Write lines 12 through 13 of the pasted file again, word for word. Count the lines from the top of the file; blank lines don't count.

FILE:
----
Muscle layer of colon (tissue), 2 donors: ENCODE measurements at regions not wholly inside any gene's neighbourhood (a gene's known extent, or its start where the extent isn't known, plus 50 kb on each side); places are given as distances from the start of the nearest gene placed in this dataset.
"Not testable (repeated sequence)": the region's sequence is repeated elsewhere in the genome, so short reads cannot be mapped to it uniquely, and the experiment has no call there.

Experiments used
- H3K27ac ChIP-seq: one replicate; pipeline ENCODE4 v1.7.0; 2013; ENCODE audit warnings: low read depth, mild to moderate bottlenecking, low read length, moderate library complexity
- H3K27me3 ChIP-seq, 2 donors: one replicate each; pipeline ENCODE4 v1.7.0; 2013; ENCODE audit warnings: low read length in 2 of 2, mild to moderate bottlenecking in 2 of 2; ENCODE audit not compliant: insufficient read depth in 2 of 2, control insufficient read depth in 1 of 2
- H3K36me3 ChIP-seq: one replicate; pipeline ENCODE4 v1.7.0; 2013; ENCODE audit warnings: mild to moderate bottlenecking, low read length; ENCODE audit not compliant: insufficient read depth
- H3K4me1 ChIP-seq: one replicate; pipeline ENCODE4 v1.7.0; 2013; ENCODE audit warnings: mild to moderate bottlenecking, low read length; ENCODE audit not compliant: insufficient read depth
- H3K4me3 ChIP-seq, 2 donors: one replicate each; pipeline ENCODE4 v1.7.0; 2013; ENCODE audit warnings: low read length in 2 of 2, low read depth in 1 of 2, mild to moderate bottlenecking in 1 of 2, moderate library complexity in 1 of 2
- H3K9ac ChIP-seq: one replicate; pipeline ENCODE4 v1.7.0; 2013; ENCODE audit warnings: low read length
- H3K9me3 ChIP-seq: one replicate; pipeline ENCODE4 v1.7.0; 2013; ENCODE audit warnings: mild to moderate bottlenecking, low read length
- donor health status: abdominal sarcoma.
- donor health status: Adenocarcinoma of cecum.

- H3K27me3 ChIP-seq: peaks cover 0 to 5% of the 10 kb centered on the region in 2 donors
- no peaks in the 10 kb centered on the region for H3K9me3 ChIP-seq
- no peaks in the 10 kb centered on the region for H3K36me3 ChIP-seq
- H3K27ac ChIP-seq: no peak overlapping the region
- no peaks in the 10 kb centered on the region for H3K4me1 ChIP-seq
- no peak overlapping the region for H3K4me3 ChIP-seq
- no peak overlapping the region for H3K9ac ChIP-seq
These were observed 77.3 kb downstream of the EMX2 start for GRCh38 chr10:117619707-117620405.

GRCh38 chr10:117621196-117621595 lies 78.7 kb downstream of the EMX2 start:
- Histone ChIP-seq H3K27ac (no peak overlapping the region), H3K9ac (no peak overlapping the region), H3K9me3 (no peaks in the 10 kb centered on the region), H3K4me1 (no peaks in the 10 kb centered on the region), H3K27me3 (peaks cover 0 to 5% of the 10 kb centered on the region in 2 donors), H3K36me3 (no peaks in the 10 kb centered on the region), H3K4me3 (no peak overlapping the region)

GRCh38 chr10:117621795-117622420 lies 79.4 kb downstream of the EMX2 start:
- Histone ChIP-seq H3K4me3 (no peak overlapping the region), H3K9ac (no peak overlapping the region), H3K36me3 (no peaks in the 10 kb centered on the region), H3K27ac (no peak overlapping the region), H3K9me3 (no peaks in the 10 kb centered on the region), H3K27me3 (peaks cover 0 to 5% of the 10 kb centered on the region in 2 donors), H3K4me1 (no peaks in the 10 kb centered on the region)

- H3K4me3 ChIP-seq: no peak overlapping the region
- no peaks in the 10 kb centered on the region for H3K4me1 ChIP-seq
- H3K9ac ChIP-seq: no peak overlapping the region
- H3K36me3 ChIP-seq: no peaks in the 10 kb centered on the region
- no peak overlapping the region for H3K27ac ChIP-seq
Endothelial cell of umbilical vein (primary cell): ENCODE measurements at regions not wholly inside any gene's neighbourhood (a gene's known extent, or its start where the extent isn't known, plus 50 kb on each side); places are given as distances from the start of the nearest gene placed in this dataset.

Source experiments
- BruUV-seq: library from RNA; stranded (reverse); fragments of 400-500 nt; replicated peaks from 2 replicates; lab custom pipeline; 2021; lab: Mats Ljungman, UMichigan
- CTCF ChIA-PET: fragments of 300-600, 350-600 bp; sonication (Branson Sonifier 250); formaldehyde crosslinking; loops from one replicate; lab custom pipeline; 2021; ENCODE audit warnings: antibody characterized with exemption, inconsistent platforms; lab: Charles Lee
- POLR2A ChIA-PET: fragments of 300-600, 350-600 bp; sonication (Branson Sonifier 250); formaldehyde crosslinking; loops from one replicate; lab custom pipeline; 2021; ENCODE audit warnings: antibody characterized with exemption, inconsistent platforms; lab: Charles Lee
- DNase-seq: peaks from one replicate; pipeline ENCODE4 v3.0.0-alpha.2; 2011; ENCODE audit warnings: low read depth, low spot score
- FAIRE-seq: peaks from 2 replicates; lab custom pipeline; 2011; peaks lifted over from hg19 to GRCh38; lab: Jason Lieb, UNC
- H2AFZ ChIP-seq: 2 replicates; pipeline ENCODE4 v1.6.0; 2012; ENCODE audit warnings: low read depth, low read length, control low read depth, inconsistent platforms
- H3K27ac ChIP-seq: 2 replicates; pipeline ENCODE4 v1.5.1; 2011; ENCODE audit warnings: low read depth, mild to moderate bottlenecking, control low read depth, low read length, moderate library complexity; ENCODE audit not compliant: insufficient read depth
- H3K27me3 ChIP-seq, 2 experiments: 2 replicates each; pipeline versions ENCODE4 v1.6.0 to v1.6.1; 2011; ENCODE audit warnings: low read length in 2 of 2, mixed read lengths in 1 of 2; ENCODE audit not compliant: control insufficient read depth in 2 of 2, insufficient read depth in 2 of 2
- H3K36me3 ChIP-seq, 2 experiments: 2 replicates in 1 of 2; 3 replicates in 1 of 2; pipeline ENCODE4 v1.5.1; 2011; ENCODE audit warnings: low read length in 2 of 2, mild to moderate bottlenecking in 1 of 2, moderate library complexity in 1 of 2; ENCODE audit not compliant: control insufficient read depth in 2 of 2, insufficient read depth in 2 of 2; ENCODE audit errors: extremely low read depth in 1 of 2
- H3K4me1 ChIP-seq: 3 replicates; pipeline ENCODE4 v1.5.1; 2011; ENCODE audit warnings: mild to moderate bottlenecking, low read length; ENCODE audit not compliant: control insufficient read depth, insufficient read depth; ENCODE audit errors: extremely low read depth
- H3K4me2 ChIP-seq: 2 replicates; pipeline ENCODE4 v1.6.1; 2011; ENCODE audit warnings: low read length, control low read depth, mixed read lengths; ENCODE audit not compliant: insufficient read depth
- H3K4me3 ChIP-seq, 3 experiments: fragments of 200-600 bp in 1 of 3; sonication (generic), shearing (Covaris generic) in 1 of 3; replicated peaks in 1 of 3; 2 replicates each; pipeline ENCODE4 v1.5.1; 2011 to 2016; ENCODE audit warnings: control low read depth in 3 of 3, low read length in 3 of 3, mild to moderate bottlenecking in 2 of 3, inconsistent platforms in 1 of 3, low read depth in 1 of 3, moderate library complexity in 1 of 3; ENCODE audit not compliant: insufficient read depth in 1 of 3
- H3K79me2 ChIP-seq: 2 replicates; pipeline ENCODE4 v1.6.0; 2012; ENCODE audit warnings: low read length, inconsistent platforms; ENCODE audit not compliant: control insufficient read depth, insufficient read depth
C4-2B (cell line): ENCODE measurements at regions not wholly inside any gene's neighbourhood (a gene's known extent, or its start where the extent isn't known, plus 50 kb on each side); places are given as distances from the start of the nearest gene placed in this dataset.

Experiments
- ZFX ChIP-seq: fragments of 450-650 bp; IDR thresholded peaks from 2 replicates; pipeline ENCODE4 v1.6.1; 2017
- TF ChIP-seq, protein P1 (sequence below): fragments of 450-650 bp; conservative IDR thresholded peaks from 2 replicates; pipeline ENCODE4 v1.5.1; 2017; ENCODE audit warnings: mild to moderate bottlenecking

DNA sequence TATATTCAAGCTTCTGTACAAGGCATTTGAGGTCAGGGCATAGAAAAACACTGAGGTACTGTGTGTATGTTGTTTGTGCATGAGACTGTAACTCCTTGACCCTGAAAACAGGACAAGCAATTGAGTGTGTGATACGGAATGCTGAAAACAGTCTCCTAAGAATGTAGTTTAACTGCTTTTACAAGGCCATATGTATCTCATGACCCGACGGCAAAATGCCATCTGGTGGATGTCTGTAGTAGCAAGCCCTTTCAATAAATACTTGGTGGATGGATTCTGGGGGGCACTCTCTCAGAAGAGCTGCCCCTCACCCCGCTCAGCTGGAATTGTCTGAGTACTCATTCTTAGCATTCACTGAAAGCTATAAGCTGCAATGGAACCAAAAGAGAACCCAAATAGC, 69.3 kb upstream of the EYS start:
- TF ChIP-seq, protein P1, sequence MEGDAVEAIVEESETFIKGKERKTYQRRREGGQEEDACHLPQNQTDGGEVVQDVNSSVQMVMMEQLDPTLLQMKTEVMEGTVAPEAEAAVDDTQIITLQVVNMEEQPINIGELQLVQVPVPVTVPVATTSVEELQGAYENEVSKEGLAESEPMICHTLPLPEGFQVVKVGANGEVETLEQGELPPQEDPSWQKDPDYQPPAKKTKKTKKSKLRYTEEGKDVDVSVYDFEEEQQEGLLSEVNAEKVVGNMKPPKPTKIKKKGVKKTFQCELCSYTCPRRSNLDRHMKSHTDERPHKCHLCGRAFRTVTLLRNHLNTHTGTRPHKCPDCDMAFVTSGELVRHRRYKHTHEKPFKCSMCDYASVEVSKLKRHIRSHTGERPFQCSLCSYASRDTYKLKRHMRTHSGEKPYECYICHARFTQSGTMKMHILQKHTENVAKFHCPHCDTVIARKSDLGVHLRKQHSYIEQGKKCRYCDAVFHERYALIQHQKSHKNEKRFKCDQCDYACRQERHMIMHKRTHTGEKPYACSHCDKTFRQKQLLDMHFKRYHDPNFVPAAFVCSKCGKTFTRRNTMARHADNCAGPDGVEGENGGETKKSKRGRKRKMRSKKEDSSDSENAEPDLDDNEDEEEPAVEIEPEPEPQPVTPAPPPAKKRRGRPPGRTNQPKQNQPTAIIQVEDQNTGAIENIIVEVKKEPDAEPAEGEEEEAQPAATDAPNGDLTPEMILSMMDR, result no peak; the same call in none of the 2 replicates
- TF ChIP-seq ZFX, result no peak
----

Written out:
- donor health status: Adenocarcinoma of cecum.

- H3K27me3 ChIP-seq: peaks cover 0 to 5% of the 10 kb centered on the region in 2 donors